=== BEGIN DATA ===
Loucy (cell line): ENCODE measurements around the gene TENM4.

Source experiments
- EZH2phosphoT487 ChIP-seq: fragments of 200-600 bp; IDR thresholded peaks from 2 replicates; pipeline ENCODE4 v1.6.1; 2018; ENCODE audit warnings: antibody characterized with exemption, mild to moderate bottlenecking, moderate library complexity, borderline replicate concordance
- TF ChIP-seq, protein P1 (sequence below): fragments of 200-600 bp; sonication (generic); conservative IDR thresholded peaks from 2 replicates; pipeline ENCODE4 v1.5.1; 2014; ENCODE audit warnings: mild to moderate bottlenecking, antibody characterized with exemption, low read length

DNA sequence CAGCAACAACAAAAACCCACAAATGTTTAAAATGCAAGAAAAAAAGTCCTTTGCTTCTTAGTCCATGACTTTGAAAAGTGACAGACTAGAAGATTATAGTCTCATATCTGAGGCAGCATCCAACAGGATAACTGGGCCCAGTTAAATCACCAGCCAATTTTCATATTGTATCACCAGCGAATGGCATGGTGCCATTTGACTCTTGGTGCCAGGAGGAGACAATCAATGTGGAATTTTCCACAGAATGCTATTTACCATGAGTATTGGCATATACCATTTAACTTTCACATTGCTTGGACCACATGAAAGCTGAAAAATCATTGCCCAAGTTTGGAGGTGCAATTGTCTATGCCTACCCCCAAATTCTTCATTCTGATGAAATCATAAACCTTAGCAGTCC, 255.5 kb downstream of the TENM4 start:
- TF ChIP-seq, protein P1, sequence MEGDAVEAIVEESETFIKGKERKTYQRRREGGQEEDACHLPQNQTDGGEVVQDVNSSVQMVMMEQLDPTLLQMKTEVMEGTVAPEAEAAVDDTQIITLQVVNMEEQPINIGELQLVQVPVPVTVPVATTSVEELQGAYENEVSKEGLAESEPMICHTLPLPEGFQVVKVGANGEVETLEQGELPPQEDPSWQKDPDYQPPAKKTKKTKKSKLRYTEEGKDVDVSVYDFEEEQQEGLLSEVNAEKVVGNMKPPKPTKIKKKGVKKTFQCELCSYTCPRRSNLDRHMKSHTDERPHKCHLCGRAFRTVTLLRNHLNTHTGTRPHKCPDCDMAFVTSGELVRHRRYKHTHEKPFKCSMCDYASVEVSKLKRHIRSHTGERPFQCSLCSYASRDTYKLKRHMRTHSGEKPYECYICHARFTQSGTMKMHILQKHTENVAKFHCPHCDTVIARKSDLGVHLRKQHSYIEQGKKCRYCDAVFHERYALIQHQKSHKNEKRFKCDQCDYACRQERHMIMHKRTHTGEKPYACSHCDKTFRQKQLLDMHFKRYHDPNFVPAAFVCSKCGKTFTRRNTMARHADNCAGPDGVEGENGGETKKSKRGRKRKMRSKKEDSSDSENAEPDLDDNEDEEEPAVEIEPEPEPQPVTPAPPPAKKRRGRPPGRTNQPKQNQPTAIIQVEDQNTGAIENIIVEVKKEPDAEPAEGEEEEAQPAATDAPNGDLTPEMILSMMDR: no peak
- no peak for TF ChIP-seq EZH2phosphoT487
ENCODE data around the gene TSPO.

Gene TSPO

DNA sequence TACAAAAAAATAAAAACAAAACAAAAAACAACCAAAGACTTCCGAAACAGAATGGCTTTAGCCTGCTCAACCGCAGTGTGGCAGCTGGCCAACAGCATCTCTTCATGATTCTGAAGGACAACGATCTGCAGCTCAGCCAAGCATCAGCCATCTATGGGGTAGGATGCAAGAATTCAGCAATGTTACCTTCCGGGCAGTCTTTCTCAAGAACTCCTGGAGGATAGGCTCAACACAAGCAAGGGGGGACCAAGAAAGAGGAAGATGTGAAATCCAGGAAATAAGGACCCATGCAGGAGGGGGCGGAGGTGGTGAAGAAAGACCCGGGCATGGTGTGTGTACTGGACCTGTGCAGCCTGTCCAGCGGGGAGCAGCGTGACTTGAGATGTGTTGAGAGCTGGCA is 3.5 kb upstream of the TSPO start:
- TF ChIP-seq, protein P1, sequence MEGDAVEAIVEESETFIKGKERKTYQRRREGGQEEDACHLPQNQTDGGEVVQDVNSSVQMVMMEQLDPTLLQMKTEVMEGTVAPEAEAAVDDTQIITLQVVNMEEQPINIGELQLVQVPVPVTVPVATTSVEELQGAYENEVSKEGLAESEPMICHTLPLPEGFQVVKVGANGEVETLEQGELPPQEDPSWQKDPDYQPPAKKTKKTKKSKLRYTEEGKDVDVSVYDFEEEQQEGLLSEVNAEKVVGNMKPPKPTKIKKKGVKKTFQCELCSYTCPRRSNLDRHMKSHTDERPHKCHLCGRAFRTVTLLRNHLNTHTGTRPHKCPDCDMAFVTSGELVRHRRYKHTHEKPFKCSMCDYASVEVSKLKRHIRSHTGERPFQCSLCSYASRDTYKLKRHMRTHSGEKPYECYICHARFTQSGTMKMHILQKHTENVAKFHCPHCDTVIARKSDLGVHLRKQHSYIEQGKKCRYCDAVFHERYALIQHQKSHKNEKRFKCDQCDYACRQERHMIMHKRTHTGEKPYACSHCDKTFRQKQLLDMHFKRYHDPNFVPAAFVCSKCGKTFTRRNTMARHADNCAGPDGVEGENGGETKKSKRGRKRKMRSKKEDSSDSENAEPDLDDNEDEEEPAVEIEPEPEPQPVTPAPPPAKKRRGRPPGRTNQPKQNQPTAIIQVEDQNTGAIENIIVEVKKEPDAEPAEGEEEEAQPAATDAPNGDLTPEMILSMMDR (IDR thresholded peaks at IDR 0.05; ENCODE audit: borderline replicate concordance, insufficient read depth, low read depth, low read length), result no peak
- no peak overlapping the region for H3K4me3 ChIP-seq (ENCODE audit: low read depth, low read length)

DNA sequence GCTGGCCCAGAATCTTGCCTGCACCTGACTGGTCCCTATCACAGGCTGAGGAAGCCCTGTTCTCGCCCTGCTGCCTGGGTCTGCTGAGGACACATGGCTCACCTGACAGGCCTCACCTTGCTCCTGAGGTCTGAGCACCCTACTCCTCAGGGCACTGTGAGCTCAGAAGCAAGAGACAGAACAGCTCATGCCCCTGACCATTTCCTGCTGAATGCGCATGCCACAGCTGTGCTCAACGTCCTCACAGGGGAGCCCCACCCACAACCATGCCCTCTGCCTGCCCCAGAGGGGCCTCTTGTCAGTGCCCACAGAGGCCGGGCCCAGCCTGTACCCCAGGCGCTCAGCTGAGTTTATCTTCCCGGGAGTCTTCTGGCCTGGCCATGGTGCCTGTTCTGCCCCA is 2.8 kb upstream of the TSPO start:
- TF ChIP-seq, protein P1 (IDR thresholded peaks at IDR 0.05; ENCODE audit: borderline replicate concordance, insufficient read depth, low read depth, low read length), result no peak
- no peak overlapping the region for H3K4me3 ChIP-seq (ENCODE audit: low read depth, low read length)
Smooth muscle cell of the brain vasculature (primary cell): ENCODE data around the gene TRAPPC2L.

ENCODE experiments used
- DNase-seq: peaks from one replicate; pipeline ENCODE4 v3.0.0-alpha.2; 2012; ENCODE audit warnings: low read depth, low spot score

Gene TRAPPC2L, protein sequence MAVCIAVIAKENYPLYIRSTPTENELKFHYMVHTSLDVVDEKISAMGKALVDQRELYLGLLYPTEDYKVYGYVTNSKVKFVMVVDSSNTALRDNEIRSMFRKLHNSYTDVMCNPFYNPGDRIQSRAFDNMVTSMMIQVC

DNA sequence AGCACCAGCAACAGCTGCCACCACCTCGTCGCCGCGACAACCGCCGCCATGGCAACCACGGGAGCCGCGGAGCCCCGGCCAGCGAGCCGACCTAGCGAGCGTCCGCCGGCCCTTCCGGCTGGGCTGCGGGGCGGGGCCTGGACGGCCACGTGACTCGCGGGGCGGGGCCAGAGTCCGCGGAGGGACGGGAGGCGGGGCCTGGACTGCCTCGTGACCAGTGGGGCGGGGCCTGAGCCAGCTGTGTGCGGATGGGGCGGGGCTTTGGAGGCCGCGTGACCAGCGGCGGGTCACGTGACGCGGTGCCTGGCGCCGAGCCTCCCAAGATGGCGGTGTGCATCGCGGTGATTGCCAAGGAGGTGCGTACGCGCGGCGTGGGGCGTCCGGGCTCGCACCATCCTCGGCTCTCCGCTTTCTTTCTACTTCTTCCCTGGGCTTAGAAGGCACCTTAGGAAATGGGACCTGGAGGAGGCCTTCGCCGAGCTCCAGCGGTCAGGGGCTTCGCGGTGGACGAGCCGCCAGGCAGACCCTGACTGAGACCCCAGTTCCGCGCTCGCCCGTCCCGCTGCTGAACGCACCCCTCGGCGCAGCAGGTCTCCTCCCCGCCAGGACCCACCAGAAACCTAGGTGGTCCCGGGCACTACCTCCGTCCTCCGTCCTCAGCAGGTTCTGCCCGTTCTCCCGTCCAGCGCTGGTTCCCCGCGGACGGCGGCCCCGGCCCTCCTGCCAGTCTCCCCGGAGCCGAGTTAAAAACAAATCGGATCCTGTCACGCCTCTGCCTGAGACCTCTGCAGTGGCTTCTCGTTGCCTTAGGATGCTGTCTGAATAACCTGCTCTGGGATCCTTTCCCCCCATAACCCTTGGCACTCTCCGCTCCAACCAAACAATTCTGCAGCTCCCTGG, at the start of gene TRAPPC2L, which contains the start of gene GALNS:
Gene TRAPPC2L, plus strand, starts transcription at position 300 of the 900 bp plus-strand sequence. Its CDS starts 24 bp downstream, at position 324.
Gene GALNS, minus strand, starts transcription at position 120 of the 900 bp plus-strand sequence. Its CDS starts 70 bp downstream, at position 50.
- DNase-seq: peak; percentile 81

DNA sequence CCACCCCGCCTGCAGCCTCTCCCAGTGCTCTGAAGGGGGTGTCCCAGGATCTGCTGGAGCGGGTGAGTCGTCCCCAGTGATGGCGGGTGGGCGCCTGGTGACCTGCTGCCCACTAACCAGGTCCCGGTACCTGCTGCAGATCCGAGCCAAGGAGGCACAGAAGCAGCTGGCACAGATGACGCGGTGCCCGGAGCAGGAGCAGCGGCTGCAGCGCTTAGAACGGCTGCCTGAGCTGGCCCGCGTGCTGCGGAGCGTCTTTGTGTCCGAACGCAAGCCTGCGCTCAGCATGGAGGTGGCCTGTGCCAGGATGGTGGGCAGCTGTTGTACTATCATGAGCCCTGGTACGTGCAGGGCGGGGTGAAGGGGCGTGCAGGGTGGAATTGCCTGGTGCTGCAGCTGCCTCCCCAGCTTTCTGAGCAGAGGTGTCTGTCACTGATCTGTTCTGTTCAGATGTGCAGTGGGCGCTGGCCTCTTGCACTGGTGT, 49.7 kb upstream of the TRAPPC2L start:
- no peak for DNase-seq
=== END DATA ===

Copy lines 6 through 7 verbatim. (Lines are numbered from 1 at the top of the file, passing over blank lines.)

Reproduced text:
- TF ChIP-seq, protein P1, sequence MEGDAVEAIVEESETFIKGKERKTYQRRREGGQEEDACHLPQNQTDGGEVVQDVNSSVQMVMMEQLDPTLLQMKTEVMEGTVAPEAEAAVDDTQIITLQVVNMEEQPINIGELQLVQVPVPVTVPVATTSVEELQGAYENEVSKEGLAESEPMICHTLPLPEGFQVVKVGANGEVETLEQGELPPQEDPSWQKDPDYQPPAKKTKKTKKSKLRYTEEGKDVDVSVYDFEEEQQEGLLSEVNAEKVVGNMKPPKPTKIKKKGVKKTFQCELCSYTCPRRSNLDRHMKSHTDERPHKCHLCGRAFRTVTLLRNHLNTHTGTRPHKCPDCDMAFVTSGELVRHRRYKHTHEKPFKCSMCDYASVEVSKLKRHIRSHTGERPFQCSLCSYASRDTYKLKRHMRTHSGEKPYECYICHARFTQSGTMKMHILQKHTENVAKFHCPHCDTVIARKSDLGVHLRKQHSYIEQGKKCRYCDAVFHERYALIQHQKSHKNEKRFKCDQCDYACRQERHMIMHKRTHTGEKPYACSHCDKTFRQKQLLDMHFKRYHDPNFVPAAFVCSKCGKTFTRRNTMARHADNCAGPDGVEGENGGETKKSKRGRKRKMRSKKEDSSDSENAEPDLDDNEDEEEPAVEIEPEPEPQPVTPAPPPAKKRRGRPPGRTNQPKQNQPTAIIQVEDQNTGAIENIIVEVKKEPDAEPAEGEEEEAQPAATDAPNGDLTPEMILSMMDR: no peak
- no peak for TF ChIP-seq EZH2phosphoT487